BY TANJA ON AUGUSTUS 4, 2014
Translated for Power in Purity by www.limwierde.itiny.nl We provide translation, editing, language training and teaching. Please, visit our website.
“For a two-week-long period I will have something very different on my mind than prostitution and human trafficking”, I thought before leaving for Budapest, together with a bunch of young people. We went for a working holiday. A neglected building had to be done up, before it would be taken into use for a last phase of coaching former homeless who are working on their re-socialising programme, to be started a month later. Be up and doing stucco and painting. Being practical and getting on with it, without demanding too much of our brain cells.
This quickly turned out a naïve thought. Both the building and our accommodation at Oltahom (see www.oltahom.hu) are situated in district 8: one of Budapest’s poorest neighbourhoods. On our daily route, we walked along many homeless, among which the majority is addicted to alcohol and/or drugs. As soon as it got dark, pretty, scantily dressed girls turned up from everywhere, on their way to their corner of the street where they were to work as a prostitute that night. It was only a matter of time before one of ‘our’ lads was being addressed by a girl. First, the question was if he wanted to buy some marihuana from her, and after he refused, the second question was if he wanted to have sex with her. For 200 huf, which after conversion is as little as 65 eurocents (or 82 dollar cents, or 51 pence).
Automatically, my thoughts went to the Hungarian girls in the Amsterdam Red Lights District (Wallen). In the vernacular, Molensteeg (Mill Alley) is called Nyiregyhaza Street, because almost every girl working there is from the town of Nyiregyhaza. In another corner of the Wallen, a considerable number of girls are from Budapest.
At seeing those young girls in the Budapest streets, I realised how huge chances are that, after turning eighteen, they will start working in the prostitution sector in Amsterdam or other cities in Western Europe. It doesn’t take a lot of effort. The girls know precisely in which cafes they have to be in order to meet fixers who organise their paperwork and tickets, so they can go for a new challenge, expecting to earn buckets of money, and so leaving the poverty behind them.
Girls, earning only a few euros (or even less) per client in their country of origin, expect a good return in Amsterdam. An unwritten norm of 40-50 euros ($50-63 or £31-39) per client is current. Often, the calculation doesn’t include the costs that are charged upon her, such as the flat rent (which frequently is exorbitantly high, because the girls have no idea of what is common in The Netherlands; the crib rent (about a hundred euros per ‘shift’ – that is $126, or £78). Besides, there is the remuneration for the trafficker to help her find work in Amsterdam. In short, she may earn more, but also has more costs and/or debts. She hasn’t got the faintest idea about this, simply because human traffickers only pass on this information once the girl has been settled in the prostitution business. And then, in Amsterdam, she discovers that her plan to make a life in Hungary, with the money earned in The Netherlands, can’t be realised. It is in such a situation that we meet those women on the Wallen. Disillusioned, on the surface indifferent, sometimes hopeless, sometimes angry.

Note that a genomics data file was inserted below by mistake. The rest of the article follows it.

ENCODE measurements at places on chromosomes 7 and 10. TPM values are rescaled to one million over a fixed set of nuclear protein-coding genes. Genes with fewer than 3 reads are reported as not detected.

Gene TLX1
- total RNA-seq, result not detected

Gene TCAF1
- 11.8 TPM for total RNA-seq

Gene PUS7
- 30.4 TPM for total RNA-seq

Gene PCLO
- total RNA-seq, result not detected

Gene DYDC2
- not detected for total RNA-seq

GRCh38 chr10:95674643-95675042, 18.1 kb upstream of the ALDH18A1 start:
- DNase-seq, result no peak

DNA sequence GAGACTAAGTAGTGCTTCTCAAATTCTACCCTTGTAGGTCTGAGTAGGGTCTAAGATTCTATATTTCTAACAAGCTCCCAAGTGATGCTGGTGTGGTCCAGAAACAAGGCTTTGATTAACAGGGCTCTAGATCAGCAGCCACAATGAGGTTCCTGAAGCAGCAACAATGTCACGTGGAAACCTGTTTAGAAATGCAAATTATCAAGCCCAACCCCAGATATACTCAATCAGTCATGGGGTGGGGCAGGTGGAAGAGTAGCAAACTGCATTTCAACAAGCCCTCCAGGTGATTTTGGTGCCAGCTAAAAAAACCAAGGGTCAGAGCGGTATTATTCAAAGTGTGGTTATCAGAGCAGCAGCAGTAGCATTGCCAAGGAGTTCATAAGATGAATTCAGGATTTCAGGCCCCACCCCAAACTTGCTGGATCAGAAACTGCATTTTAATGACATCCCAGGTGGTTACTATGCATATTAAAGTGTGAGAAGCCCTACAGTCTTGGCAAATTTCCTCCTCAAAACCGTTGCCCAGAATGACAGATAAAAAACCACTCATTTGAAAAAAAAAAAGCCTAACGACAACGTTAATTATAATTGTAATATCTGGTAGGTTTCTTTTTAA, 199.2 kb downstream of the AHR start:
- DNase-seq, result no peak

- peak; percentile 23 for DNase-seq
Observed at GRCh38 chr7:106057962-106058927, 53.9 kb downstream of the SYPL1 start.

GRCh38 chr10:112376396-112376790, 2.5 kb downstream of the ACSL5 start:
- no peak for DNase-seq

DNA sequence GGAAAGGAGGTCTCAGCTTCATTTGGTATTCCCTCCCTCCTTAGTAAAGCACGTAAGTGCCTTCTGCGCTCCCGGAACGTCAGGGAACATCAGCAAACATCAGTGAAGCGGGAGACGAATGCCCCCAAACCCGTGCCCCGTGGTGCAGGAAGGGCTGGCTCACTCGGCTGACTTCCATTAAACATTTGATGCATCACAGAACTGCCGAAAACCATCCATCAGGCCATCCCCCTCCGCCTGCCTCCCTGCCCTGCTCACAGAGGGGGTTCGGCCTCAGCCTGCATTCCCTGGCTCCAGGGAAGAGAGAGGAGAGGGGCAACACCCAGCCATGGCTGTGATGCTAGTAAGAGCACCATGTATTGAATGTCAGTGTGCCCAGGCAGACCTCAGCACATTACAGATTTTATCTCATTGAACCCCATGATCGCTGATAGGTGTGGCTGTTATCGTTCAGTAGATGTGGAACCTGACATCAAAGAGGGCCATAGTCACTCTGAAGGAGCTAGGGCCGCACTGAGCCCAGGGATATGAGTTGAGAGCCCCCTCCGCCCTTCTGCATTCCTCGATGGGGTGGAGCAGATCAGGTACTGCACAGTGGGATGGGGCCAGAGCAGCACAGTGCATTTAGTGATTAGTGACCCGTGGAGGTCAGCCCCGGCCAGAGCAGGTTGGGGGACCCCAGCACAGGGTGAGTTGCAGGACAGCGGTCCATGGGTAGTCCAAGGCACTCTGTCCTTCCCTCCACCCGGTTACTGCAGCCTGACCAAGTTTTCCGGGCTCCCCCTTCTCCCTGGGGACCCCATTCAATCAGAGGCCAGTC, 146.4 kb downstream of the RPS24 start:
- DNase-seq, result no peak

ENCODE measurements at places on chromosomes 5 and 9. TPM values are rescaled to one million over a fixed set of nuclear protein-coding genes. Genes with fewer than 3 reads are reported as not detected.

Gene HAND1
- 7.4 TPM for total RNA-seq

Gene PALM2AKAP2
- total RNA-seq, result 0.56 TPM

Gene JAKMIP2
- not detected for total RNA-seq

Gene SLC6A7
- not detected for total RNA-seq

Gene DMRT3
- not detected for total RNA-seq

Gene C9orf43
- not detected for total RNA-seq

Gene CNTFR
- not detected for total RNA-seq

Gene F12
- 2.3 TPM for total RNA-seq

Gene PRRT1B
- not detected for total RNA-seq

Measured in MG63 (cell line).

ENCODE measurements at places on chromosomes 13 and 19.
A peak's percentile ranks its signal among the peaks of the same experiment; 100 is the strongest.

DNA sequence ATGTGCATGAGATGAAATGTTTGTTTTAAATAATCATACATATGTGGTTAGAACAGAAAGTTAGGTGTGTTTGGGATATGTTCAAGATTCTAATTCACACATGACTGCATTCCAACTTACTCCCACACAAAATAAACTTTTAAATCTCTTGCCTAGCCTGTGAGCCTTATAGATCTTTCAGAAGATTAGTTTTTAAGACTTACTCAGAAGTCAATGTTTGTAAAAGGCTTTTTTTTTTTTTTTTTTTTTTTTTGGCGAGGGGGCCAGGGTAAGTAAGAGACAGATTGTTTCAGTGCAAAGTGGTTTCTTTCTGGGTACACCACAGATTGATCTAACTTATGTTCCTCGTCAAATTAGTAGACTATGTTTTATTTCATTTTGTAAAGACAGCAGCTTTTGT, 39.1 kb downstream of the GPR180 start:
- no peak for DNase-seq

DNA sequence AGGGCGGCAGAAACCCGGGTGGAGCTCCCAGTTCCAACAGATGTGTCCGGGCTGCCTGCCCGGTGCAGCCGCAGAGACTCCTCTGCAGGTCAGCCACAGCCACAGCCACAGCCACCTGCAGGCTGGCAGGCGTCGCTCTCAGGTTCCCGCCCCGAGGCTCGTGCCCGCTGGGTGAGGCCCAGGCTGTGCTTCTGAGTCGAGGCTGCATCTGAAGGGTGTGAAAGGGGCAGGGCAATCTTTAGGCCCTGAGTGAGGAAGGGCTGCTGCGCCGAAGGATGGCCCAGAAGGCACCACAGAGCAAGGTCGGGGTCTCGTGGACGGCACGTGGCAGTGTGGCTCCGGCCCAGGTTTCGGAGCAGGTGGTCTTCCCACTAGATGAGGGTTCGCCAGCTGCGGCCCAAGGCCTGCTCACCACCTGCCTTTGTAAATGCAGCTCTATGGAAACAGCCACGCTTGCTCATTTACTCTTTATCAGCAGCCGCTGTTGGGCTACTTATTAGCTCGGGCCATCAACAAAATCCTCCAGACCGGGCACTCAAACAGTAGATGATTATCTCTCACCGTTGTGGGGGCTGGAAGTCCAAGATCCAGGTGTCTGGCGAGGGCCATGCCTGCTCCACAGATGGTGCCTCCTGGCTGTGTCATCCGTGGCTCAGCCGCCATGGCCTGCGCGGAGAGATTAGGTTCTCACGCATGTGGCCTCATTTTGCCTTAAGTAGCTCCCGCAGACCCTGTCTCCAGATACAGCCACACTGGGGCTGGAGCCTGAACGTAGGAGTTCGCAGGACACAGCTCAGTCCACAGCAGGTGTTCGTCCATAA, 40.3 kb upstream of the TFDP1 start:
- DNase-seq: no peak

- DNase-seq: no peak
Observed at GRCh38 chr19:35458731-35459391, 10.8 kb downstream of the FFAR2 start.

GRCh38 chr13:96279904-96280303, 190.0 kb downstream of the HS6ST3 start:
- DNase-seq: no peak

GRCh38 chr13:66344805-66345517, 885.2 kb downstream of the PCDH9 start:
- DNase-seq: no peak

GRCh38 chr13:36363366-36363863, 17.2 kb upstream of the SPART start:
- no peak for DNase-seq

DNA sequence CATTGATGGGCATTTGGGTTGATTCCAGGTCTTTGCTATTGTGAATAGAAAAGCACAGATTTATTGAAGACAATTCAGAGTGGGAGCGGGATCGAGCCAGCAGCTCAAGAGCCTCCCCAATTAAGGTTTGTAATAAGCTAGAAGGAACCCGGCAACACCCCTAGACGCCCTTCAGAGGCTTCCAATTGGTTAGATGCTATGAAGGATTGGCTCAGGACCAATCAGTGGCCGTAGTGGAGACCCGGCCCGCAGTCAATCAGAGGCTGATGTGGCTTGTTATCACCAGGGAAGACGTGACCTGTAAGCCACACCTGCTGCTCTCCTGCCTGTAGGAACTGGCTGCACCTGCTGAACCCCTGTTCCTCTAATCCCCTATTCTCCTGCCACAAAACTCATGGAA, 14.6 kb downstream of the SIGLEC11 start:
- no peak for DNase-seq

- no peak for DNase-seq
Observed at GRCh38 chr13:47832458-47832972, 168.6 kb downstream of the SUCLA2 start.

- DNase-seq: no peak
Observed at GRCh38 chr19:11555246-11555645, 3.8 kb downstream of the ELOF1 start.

We hear people say: “It was her own choice to go to Amsterdam to do this”. I wonder: “What alternative was available to her? What options did she have for development beyond prostitution? To make a living for herself, what else could she do? Which examples did she have?”
“Ah, well… she already did the job in her home country,” is a way of reasoning I recently heard. As if that would guarantee a positively free choice. There are many people with interests in taking women from Hungary to The Netherlands to work in the prostitution sector. Either for their comfort or for their money. This (far too big) group of people is always trying to play down the situation of these women and tries to convince others by argument of the free will and even the pleasure with which the women work. They’ll have to, because if they acknowledge the difficult position and the aversion many women have, they’ll be the villains that keep the women in this situation. Much rather they live with the illusion that help the women with some earnings or a good working environment.
Now Budapest again. Because this is where the thoughts I put in this blog came to be. This is the city in which I saw the extreme poverty in which the girls live as they try to earn some money by offering their bodies. You can’t tell by their pretty faces that they live in poverty. Who only judges by what is seen superficially (a pretty young lady who hails with a smile), may think she likes what she is doing. Whoever thinks one step further, realises that prostitution always finds its cause in necessity. Questions that keep coming back to my mind are: “What kind of person are you when you take such a girl for your own pleasure? What kind of person are you when you want to earn money out of girls and women who are in such a vulnerable position?”
The last question, and this is my challenge to you to join this train of thought, is: “How can we make sure that we can save these Budapest girls the Amsterdam disillusion?”